Marine First Aid Kits & Onboard Safety Guide
Injuries, whether minor or severe, can happen anywhere, but those that happen aboard a boat come with an additional challenge—help is not always convenient or readily available. That’s why it’s essential to have not only basic first aid equipment aboard your boat, but also multiple ways to communicate should you need emergency assistance.
You should be prepared for any onboard emergencies with a first aid kit that’s stocked for the typical number of passengers you have aboard—and the remoteness of the area in which you’ll be boating. The former dictates the number of individual items you’ll want to have in your kit; the latter dictates the extent of that kit’s contents and what might need to be done on board before you can reach medical assistance. For day excursions in your home area and within short distance to emergency services, a basic first aid kit will cover most common needs.
Marine First Aid Kit Essentials
A standard marine first aid kit includes:
- Antiseptic wipes to clean wounds
- First aid cream
- A variety of adhesive bandages
- Gauze pads
- Adhesive tape
- Sting relief wipes
- Cold packs
Increase the number of supplies as needed for more passengers or increased distance from emergency providers, as well as severity of possible injuries. Additional items to consider would be tweezers, sunscreen, larger bandages and dressings, eye wash treatments, burn treatments, pressure and packing dressings, a space blanket to keep an injured person warm, and nitrile gloves. Most marine supply stores sell prepackaged kits designed to remove a lot of the guesswork. Most ready-made kits also come in watertight containers designed to keep contents together and dry.
Don’t overlook the value of a first aid course. Learning how to treat common wounds, care for a passenger in shock or even perform CPR might prove valuable whether on land or water.
Basic Onboard Safety Equipment
In addition to a first aid kit, have basic safety gear on board that is required by your local law enforcement agency, as well as just good common sense.
- Start with a life jacket for each and every passenger.
- One form of throwable personal floatation device is also necessary.
- Check to make sure your horn works properly; an additional means of sound like a whistle or air horn is a wise backup.
- As to the possibility of a fire, U.S. Coast Guard regulations stipulate that one USCG-approved B-1 type fire extinguisher be aboard all power boats to 26 feet in length, two B-I or one B-II on vessels 26 feet to 40 feet, and three B-I—or at least one B-I and one B-II—on vessels 40 feet to 65 feet.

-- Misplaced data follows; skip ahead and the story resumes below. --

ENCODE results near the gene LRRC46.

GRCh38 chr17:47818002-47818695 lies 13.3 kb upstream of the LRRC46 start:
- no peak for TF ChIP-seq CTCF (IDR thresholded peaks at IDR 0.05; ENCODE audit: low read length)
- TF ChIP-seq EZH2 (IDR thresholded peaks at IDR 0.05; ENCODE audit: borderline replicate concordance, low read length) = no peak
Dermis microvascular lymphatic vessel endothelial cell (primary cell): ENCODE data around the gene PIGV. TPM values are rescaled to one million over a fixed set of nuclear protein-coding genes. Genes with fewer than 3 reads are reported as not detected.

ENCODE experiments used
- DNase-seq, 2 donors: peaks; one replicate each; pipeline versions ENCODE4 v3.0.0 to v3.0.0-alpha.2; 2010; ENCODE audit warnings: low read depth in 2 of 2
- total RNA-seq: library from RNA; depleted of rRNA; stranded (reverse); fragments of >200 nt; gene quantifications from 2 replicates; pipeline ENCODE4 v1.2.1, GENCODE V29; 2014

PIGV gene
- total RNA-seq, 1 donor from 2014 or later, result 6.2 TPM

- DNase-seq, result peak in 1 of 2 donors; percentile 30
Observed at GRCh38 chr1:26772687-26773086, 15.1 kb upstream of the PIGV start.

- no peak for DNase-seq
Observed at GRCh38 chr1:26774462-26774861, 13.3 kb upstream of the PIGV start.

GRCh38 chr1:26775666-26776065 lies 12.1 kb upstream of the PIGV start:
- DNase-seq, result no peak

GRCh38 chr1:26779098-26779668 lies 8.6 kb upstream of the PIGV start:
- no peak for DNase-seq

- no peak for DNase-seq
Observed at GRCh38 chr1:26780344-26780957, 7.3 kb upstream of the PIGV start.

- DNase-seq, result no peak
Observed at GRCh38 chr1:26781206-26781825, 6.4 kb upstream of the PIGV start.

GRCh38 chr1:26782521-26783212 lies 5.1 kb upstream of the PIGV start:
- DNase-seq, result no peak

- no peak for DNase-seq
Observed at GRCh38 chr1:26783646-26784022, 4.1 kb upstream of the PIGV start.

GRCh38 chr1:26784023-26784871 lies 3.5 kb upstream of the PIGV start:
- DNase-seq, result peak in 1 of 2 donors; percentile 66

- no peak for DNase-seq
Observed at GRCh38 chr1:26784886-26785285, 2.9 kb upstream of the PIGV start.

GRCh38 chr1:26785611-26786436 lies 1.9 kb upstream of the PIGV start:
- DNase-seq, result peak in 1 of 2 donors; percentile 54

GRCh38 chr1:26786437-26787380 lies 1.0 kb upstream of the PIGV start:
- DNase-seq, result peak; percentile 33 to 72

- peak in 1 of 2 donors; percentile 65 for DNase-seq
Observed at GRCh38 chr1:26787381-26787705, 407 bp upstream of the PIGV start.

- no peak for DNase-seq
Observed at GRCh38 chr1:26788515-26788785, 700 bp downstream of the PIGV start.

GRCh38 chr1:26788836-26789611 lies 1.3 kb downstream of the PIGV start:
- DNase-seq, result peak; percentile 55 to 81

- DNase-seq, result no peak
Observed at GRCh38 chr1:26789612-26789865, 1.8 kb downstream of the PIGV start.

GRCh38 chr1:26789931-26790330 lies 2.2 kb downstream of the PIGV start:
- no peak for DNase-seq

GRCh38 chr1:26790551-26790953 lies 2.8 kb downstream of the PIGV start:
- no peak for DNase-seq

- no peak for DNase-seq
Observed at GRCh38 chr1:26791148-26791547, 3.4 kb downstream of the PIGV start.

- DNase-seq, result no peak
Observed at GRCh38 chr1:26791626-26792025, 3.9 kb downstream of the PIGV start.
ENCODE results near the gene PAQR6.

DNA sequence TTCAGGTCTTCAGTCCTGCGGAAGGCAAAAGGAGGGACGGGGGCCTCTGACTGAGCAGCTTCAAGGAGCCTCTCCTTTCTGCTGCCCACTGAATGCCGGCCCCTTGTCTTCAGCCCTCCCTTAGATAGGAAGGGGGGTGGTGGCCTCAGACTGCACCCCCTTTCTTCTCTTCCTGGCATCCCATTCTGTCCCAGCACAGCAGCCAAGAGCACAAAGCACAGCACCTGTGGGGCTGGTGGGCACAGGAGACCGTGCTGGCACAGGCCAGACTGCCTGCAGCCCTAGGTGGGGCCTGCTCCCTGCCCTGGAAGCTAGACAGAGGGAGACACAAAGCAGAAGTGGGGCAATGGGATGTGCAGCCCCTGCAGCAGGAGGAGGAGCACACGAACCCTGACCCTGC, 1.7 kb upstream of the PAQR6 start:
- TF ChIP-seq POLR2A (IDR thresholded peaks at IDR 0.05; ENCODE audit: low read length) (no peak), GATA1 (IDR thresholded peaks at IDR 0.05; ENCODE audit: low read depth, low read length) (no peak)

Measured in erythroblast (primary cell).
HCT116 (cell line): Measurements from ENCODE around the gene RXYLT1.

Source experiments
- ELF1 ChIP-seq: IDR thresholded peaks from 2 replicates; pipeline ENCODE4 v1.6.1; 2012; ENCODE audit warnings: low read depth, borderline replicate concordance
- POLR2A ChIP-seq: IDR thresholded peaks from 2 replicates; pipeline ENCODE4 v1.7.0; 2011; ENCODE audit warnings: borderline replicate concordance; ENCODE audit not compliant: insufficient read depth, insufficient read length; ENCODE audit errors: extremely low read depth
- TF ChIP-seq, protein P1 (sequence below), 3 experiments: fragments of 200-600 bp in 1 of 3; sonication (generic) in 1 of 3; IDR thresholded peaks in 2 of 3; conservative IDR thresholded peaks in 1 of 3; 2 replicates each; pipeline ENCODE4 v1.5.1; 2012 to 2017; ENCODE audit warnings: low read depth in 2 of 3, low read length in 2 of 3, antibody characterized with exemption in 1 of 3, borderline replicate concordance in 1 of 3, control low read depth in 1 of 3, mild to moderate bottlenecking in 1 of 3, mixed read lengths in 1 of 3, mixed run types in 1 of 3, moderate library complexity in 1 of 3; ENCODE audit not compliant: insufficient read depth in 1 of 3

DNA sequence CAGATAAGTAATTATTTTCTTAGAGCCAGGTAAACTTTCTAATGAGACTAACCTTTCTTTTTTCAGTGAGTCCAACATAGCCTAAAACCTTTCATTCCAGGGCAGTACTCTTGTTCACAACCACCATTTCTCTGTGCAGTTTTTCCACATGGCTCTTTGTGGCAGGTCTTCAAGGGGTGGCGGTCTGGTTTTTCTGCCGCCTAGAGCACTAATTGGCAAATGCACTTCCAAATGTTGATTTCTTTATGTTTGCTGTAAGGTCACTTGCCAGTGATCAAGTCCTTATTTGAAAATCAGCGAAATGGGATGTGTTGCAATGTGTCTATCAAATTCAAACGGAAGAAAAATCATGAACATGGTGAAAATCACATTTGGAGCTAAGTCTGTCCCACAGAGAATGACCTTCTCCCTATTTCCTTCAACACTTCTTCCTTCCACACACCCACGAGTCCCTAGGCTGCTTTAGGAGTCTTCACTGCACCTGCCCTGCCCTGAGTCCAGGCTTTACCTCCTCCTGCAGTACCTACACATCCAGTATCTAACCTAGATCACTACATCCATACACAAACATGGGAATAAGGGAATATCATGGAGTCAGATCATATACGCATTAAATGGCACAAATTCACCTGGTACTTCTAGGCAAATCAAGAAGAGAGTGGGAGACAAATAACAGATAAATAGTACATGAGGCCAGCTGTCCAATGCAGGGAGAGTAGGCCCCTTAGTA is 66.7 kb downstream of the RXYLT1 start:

- Visual distress signals are another must-have item, particularly if you’re venturing far from shore. Vessels to 65 feet require a minimum of three day-use and three night-use pyrotechnic devices (flares). An orange flag can be substituted for one day-use device; an electronic SOS signal light can be substituted for one night-use. Like your first aid items, store flares in a waterproof container.
Radio Communication & Emergency Location Devices
Though not required, a VHF radio is a wise addition. Don’t trust a cellphone in the case of emergency; coverage might not always be available. VHF allows boaters to contact both the Coast Guard as well as other vessels within range that can lend assistance.
VHF radios equipped with Digital Selective Calling (DSC) and linked to a GPS receiver (whether internal or in a separate unit) are also able to pinpoint your location in an emergency and even send an emergency call with that information to anyone within range. Just remember to register for your free, unique Marine Mobile Service Identity (MMSI) number so you and your vessel can be identified. VHF radios are also able to receive up-to-date marine weather reports, even sound an alert in the event of sudden, severe weather. In addition to permanent mount radios, convenient handhelds are also available.
If your boating takes you offshore or even just out of sight on larger waters, an EPIRB (emergency position indicator radio beacon) or PLB (personal locator beacon) is also worth consideration. These devices will transmit both location and identity in the event of emergency.
File a Float Plan
Finally, anytime you venture out on the water, always remember to give someone an idea of where you’re going and how long you plan to be out. Should the trip be longer, file a float plan with a friend or leave one at your local marina. Information should include a description of your boat, passengers on board, safety equipment available, where you’re heading, and how long you expect to be gone. Notify that contact should plans change. If you don’t return within a reasonable amount of time in relation to your plans, instruct the person holding your float plan to contact the Coast Guard or other appropriate agency.
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Editor's Note: This article was originally published in July 2013 and updated in November 2019.